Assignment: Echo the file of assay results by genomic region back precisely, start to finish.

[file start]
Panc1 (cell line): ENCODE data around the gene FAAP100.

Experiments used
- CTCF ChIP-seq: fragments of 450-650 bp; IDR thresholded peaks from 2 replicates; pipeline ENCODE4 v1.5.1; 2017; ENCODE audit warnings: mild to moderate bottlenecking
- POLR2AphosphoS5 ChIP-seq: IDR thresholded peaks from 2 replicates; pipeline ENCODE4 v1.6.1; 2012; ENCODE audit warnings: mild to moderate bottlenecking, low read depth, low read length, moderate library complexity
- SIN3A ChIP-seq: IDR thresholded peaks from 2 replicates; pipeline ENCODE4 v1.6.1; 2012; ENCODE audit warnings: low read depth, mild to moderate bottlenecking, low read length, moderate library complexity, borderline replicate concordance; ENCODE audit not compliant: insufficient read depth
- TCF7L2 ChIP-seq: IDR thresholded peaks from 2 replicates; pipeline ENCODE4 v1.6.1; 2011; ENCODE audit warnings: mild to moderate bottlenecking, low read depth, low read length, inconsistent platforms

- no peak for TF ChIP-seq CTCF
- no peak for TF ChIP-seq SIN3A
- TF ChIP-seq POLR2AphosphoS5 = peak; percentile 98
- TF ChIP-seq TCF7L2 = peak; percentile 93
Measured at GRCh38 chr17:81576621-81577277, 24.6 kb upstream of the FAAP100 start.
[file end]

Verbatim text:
Panc1 (cell line): ENCODE data around the gene FAAP100.

Experiments used
- CTCF ChIP-seq: fragments of 450-650 bp; IDR thresholded peaks from 2 replicates; pipeline ENCODE4 v1.5.1; 2017; ENCODE audit warnings: mild to moderate bottlenecking
- POLR2AphosphoS5 ChIP-seq: IDR thresholded peaks from 2 replicates; pipeline ENCODE4 v1.6.1; 2012; ENCODE audit warnings: mild to moderate bottlenecking, low read depth, low read length, moderate library complexity
- SIN3A ChIP-seq: IDR thresholded peaks from 2 replicates; pipeline ENCODE4 v1.6.1; 2012; ENCODE audit warnings: low read depth, mild to moderate bottlenecking, low read length, moderate library complexity, borderline replicate concordance; ENCODE audit not compliant: insufficient read depth
- TCF7L2 ChIP-seq: IDR thresholded peaks from 2 replicates; pipeline ENCODE4 v1.6.1; 2011; ENCODE audit warnings: mild to moderate bottlenecking, low read depth, low read length, inconsistent platforms

- no peak for TF ChIP-seq CTCF
- no peak for TF ChIP-seq SIN3A
- TF ChIP-seq POLR2AphosphoS5 = peak; percentile 98
- TF ChIP-seq TCF7L2 = peak; percentile 93
Measured at GRCh38 chr17:81576621-81577277, 24.6 kb upstream of the FAAP100 start.